Despite the Certificate of Holy Union that he and Dimple obtained from their Bataan wedding, he doubts that the Belgian government would honour the document and allow him to bring her there as his wife.

Because of this, Marc said he would have to fly to the Philippines every year to see Dimple. It will be expensive, but he declares, ‘I will find a solution. I always find [a] solution.’

For her part, Dimple clarifies she did not marry Marc for financial security, and expresses her hope the Philippines would finally recognise same-sex marriage. This way, she says, such couples can receive the same benefits as heterosexual couples.

According to her, ‘I’m just happy I finally found someone who accepts me for who I am and I can spend the rest of my life with.’

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ArtIQulate is a publication associated with the Adenauer Fellowship, a scholarship programme by the Media Programme Asia, Konrad-Adenauer-Stiftung Ltd.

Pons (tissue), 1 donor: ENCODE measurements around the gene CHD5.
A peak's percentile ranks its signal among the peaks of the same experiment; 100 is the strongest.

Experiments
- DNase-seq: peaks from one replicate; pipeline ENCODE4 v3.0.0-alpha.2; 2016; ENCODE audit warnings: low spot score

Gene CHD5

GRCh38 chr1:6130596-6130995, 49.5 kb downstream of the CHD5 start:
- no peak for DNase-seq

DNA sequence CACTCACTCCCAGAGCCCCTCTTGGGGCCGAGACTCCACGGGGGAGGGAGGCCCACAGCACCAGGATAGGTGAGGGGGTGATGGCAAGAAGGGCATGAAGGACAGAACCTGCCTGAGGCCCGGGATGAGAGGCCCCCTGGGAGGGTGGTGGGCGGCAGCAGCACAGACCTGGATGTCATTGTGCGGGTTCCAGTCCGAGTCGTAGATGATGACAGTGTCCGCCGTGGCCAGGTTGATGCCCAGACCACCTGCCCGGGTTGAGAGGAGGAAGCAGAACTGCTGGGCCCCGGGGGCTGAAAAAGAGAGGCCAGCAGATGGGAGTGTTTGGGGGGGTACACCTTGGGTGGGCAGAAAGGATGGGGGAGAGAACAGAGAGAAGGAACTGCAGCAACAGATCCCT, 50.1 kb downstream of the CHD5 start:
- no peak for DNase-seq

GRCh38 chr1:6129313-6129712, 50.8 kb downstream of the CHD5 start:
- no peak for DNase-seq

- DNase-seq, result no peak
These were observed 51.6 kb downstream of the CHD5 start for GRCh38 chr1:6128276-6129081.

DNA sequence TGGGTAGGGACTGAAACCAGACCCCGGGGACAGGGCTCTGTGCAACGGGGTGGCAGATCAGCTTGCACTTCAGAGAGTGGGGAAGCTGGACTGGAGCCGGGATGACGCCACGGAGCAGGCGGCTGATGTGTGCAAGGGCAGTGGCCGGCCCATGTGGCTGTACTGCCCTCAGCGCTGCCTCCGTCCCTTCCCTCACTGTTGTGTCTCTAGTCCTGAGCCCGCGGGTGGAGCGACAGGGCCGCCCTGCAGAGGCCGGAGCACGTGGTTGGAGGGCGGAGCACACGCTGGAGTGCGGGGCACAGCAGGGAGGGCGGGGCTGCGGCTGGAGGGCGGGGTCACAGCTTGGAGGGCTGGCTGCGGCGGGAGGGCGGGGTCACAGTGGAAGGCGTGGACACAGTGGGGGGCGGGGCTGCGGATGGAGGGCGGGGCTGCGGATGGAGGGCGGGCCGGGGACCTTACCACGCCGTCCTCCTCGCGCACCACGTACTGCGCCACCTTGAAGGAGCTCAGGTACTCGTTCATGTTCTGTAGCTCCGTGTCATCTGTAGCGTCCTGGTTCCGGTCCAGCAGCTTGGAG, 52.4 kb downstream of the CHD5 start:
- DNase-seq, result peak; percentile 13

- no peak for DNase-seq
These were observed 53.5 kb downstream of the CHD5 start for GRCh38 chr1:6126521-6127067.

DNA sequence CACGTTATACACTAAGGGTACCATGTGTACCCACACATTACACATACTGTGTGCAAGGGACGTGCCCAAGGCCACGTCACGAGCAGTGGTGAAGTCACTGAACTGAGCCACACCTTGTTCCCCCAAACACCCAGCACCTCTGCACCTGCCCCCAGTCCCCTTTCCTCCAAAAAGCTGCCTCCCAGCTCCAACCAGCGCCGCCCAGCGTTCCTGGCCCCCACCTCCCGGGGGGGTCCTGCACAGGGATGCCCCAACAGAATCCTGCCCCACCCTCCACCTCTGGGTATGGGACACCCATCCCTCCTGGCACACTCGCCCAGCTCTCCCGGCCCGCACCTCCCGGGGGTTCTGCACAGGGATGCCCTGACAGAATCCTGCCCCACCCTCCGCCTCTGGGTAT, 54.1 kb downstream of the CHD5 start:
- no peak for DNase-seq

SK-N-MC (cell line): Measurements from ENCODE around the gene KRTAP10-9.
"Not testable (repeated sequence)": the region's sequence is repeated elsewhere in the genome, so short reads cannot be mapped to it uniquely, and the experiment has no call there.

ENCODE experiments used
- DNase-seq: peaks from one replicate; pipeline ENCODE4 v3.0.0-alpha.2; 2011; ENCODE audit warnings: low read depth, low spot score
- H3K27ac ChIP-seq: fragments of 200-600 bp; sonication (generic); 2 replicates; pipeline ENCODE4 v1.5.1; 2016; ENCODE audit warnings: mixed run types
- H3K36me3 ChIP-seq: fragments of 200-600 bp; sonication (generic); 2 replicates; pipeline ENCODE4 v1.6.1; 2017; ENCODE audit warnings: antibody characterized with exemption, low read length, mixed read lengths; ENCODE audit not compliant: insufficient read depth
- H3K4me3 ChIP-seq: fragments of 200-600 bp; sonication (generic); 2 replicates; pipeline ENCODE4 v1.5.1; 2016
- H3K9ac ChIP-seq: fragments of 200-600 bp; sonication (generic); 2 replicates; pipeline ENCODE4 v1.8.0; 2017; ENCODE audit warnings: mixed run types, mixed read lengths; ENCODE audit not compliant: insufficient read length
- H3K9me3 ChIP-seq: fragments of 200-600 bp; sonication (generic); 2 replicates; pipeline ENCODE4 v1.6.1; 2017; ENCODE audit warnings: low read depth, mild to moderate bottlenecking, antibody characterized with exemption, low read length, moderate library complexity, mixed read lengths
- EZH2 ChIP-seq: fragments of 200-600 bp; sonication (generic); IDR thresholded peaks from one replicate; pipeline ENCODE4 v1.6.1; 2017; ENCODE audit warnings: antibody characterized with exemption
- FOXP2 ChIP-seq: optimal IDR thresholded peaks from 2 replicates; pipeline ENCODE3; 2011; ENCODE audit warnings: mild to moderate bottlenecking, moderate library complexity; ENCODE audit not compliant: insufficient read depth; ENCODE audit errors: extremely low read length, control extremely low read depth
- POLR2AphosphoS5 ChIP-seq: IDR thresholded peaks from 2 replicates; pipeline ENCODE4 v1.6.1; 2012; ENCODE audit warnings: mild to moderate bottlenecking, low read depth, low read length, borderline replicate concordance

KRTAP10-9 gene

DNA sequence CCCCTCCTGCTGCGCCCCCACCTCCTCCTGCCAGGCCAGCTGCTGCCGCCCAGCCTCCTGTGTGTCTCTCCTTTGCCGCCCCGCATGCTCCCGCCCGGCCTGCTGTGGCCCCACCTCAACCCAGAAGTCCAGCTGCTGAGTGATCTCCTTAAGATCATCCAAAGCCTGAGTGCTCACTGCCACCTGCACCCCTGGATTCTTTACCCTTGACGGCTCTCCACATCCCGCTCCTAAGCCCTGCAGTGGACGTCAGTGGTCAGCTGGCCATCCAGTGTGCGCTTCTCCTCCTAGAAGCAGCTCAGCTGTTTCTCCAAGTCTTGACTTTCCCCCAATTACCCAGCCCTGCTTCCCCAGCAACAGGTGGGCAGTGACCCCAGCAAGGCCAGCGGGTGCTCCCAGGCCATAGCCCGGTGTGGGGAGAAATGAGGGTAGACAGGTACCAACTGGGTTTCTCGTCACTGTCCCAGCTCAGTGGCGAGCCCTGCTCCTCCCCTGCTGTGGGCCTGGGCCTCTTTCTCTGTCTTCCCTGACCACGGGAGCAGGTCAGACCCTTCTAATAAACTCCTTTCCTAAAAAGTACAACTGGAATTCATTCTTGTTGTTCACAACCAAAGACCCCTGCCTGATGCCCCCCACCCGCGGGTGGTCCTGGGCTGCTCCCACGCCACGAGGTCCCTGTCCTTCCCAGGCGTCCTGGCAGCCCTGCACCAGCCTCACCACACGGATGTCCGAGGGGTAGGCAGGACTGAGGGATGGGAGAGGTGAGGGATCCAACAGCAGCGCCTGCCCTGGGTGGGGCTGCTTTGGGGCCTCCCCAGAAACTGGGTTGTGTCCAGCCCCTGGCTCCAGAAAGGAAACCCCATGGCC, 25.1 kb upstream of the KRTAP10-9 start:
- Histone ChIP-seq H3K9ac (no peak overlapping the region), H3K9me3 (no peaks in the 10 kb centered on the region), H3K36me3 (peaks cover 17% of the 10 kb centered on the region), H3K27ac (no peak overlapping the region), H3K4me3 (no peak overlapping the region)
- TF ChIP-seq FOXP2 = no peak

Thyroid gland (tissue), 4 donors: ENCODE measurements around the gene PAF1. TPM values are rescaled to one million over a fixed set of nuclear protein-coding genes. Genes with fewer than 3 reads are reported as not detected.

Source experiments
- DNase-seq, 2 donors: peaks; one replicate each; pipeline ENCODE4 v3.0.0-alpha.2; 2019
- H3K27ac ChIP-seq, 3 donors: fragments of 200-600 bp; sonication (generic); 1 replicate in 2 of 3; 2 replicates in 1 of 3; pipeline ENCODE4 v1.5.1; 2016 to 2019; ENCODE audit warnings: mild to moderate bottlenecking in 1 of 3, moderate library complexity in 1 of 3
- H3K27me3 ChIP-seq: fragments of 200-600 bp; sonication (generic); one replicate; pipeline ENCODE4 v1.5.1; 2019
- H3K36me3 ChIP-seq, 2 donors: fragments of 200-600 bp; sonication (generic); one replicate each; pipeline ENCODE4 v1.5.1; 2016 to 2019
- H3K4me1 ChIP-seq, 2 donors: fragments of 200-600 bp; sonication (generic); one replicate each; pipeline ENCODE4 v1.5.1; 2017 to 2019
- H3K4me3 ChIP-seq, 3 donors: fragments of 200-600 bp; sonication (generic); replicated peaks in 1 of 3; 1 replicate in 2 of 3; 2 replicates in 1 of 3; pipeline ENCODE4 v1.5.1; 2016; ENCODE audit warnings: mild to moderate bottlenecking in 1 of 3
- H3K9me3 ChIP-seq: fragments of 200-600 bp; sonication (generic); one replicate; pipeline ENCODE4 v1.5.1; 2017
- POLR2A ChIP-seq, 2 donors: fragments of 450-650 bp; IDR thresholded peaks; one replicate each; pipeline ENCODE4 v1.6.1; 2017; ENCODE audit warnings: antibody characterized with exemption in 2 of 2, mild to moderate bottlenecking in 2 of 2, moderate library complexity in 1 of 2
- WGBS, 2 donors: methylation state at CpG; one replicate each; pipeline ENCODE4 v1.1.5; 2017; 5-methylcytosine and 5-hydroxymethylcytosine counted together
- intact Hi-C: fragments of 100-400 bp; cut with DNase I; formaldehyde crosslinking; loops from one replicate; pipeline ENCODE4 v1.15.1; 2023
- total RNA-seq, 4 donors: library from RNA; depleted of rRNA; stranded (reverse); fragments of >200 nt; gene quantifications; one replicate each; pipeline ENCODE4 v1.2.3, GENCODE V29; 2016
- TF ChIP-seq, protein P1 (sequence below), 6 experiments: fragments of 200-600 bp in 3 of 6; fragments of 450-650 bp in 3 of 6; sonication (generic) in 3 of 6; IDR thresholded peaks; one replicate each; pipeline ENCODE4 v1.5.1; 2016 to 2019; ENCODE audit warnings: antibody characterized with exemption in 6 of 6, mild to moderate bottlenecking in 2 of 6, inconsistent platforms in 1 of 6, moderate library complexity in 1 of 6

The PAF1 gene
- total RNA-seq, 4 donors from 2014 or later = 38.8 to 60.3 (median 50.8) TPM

About the author

Alec Corpuz

Alec is a seasoned photojournalist and photo editor at news.abs-cbn.com, boasting a decade-long career in the field. Additionally, he has served as a college lecturer for nearly ten years, sharing his expertise and passion with aspiring journalists. With academic credentials from the Asian Center for Journalism, where he earned a Diploma in Photojournalism, and a Master’s Degree in Journalism from Ateneo de Manila, he has a strong foundation in his craft. Alec’s dedication to enhancing his visual literacy and his openness to diverse viewpoints underscores his commitment to the power of images in storytelling.